Bell tolls for Coach Carmody

Andrew Simon

There are many good things about Bill Carmody.

He’s a nice guy whose players stay out of trouble and graduate. He’s an excellent tactical coach who is praised by his peers for his ingenuity. He’s generally affable with the media.

As he proved at Princeton, he can be a successful coach in the Ivy League. Or he probably could excel at a bigger school as an assistant, focusing on the Xs and Os.

But there is one bad thing about Bill Carmody: He is a poor recruiter.

And that is why, after eight seasons at Northwestern, it’s time for him to go.

This isn’t about NU’s loss to Purdue on Saturday. It isn’t even about this dreadful season. It’s about Carmody’s whole body of work here, which is only impressive in the context of the program’s sorry history.

In his NU career, Carmody has compiled a 102-129 record, including a 35-89 mark in the Big Ten.

The team has never finished better than fifth in the conference or made the postseason under his watch.

And why have the Wildcats been so inept? It’s because on-the-court coaching savvy only makes up for so much when you’re constantly dealing with a huge talent deficit.

There is no doubt NU consistently has fielded teams of a lower caliber than its Big Ten counterparts.

So what accounts for this talent gap?

In college basketball, recruiting is more than half the battle. And the recruiting battle is one Carmody has consistently lost.

Many believe this isn’t Carmody’s fault, citing the serious obstacles he faces.

I agree that recruiting top players to come to NU isn’t easy, considering the school’s stringent academic standards and history of losing, among other factors. But I disagree that it’s an impossible task and that Carmody should not be held accountable for failing to complete it.

Take a look at Stanford. The Cardinal are ranked seventh in the nation as of Sunday with a 21-4 record, despite an academic reputation at least as prestigious as NU’s.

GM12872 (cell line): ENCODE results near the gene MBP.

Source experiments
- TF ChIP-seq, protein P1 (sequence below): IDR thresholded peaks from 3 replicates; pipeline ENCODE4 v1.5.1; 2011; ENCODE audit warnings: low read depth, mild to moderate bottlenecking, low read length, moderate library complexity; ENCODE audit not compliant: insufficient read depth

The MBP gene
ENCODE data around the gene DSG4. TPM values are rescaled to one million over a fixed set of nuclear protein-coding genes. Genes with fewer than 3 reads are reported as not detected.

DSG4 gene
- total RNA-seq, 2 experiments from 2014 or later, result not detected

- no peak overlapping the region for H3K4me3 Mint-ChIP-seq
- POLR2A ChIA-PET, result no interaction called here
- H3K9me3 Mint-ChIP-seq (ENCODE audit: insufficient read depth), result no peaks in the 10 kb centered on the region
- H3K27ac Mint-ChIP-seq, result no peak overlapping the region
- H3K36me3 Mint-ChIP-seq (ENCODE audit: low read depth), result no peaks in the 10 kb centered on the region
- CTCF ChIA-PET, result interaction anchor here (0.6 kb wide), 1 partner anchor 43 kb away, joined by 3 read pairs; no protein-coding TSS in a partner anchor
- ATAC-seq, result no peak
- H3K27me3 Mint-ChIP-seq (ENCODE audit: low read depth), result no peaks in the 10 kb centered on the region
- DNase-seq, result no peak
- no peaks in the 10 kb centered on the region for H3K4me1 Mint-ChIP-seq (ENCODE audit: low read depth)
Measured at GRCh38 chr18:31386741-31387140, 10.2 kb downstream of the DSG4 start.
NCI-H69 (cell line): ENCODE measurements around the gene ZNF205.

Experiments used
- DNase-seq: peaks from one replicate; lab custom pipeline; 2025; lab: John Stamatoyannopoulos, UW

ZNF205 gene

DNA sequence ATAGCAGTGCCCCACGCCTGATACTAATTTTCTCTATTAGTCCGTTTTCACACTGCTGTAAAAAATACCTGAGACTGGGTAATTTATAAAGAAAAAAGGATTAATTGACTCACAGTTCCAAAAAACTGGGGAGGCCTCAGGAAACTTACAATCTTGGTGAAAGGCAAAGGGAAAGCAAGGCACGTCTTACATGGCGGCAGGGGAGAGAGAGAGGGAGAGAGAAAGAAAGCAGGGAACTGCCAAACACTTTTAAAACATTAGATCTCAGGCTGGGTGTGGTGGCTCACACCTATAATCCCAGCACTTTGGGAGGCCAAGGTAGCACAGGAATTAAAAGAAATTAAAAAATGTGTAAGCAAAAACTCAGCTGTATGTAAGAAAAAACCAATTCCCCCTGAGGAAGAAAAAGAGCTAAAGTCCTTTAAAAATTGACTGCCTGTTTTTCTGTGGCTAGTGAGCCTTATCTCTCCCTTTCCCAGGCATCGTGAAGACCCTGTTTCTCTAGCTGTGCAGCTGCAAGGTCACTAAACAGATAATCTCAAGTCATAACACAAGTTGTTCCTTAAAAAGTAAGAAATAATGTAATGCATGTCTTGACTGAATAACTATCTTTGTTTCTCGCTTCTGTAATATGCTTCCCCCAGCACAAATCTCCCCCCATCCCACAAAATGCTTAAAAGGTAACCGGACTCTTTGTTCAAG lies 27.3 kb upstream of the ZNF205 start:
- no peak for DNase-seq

Yet things were not always so great. When Stanford hired Mike Montgomery as coach in 1986, the Cardinal were coming off an 18-year period in which it finished an average of seventh in the Pac-10 and never better than fourth. Stanford hadn’t made the postseason since 1942.

But Montgomery quickly made the Cardinal winners. In his 18 seasons at Stanford, he made 12 NCAA tournament appearances, getting his team as far as the Final Four.

If Montgomery could do it at Stanford, somebody could do it at NU.

In fact, somebody already has turned around a major sports program here. His name is Gary Barnett.

Barnett inherited a moribund football program in 1992 but by his fourth season had taken the Purple to Pasadena. Since 1995 NU has won three Big Ten titles and gone to five bowl games.

This success has occurred in spite of all of the restrictions that come with recruiting athletes to play a big-time sport at NU.

Despite these precedents and his team’s lack of success, Carmody has gotten an incredible amount of leeway. Of the 19 coaches in the six BCS conferences who have held their jobs since 2000 or before, Carmody is the only one who hasn’t led his team to at least four postseason berths.

NU has already shown too much patience with Carmody. The school seems to buy into the idea that he does the best job possible with the players he has, ignoring the fact that he’s the one who has failed to bring in better players.

Some would be tempted to give Carmody more chances, pointing to his improved recruiting over the past couple of years.

But after eight seasons, it simply isn’t enough. NU fans – the few who are left at this point – should not have to wait any longer.

They deserve a winner, and there is no reason they should not get one.

The program just needs a shot in the arm, one that only a new coach could bring. The Cats need someone young and enthusiastic who is going to aggressively sell the school while upholding its academic and character standards.

What we don’t need is more of the same.

Sports Editor Andrew Simon is a Medill junior. Reach him at [email protected]